Films About Fiction: Re-Cycle (Gwai wik)

It’s a new year and I’m going to inaugurate my first blog feature: Films About Fiction. The writing process is probably one of the least interesting things to watch, right up there with doing dishes, so why are there so many motion pictures that feature author protagonists? That’s what we’ll try to find out. And the first, and probably worst, flick I am choosing (completely randomly) to explore this with is Re-Cycle (2006), by the Pang Brothers.

This Hong Kong horror fantasy is about a young woman writer under pressure to follow up her successful trilogy of tragic romance novels.  Being a genre film, she’s super cute, and she’s decided to write about ghosts!  Cue spooky music.

“They say writing about spirits brings them to life,” her friend warns.

Sure enough, as soon as she gets to work, strange things start to happen.  It’s almost as though the characters she’s creating, starting with  a long-haired, oddly lanky female protagonist with “a strong will to live,” are coming to life.  In one of my favorite moments, the pieces of scrunched up paper in her waste paper basket (these things are ubiquitous in films about writers) even start coming to life and crawling around the floor, getting her to reconsider drafts that she’s thrown out.

Soon the writing is taking over; she can’t delete what she wants to delete, and she finds herself acting out the things that she writes.  Then the spirits reveal themselves, and she crosses over into a “lost world of abandoned things.”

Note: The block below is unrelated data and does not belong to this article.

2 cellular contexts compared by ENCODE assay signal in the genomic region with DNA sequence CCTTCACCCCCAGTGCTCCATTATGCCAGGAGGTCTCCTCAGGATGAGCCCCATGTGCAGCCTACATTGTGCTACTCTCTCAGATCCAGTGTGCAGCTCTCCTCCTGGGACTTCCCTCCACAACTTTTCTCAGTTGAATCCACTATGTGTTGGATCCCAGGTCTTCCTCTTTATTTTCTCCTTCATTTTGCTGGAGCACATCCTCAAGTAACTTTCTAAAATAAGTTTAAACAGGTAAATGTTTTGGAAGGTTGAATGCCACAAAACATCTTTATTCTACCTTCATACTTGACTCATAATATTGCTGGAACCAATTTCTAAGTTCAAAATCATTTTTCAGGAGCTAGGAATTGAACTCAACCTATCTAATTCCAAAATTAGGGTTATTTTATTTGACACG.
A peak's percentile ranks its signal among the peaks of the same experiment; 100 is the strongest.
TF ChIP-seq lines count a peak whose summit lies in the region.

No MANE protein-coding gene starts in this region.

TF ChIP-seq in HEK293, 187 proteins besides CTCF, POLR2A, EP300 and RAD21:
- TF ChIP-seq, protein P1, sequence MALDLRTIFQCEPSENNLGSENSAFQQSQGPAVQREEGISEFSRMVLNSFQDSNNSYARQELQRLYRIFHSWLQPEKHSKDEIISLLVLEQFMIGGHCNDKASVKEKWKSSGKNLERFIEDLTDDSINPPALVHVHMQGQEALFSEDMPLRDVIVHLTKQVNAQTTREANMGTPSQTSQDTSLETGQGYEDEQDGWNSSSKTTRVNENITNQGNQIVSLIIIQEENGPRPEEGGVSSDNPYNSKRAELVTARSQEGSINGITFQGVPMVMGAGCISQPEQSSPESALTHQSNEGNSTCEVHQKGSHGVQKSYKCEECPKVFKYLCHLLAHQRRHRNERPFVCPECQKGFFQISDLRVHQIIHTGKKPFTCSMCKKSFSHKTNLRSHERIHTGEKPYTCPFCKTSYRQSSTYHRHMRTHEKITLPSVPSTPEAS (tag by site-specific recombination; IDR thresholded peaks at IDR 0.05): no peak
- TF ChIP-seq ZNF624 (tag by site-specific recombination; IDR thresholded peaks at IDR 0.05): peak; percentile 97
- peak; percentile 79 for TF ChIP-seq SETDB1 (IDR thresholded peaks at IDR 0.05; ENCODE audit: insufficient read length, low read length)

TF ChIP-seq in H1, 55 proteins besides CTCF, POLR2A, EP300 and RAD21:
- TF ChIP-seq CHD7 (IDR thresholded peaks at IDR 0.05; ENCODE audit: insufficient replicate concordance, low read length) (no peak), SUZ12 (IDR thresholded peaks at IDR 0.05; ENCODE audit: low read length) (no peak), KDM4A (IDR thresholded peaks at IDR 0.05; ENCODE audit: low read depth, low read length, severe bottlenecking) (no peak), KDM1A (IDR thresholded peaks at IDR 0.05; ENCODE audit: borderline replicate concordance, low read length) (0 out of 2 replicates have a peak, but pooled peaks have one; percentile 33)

Apparently, all the thoughts that writers have and then scrunch up and throw into waste paper baskets don’t go away, instead they end up in this other world as living breathing entities, who have to get along with everything else that has ever been thrown out:  toys, deceased relatives, aborted fetuses. So, you’ve got zombies and stuffed animals running around and well, pretty much everything else, apparently even half-assed architecture, all squished together, and broken, in a realm built mostly from the motifs of your typical mythological underworld.

And, for no reason at all, parts of the world occasionally disintegrate the way they do when they’re eaten up by the Nothing in of The Neverending Story (an important work of metafictional fantasy I promise to discuss at length later).  What this disintegration might mean is never explored, because the movie is more about running away from scary things rather than considering the implications of them.  It’s also, it turns out at the end, a sublimated love story.

The protagonist, see, was abandoned by her lover and, well, you can put the rest together, it doesn’t really tell us much about fiction.  Except to say you shouldn’t give up, not on yourself or on your ideas. Fiction is a lot of work, requires many rewrites and often gets neglected entirely by audiences.  But fiction also has important stories to tell.  And they can be as real in their way as the memories of living people who have passed away.

Was Gwai wik any good?  That’s up to someone else to tell you; I’m not writing film reviews on this blog, just exploring some implications.


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